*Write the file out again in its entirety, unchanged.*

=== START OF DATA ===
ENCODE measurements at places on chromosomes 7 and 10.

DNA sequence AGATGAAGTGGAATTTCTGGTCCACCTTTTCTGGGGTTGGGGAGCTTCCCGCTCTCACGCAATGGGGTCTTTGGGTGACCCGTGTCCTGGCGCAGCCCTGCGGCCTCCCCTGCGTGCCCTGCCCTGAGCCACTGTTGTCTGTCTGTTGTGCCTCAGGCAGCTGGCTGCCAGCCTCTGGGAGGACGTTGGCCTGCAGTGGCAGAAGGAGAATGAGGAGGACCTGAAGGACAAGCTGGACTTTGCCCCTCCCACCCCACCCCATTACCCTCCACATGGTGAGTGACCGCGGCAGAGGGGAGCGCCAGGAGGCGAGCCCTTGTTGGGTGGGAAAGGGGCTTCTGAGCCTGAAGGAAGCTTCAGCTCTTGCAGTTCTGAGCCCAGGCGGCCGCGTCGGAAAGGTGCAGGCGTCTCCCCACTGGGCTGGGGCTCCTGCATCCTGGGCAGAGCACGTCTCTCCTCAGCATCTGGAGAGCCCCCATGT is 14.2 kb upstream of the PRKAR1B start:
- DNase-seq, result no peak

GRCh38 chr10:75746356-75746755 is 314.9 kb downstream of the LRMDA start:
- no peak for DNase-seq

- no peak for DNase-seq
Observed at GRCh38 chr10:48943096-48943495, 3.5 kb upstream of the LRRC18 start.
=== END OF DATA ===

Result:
ENCODE measurements at places on chromosomes 7 and 10.

DNA sequence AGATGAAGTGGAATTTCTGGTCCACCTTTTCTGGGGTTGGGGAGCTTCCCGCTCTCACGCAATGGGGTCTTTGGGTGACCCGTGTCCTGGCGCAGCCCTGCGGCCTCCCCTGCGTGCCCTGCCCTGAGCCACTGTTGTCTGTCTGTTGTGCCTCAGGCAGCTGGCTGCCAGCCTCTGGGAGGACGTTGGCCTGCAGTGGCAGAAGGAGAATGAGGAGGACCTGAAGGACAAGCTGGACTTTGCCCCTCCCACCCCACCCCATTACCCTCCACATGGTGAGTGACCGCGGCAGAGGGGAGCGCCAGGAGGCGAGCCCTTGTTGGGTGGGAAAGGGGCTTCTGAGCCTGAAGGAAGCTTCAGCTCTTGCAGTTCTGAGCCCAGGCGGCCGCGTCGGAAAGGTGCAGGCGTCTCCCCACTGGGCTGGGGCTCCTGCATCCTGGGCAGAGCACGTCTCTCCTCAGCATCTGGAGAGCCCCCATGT is 14.2 kb upstream of the PRKAR1B start:
- DNase-seq, result no peak

GRCh38 chr10:75746356-75746755 is 314.9 kb downstream of the LRMDA start:
- no peak for DNase-seq

- no peak for DNase-seq
Observed at GRCh38 chr10:48943096-48943495, 3.5 kb upstream of the LRRC18 start.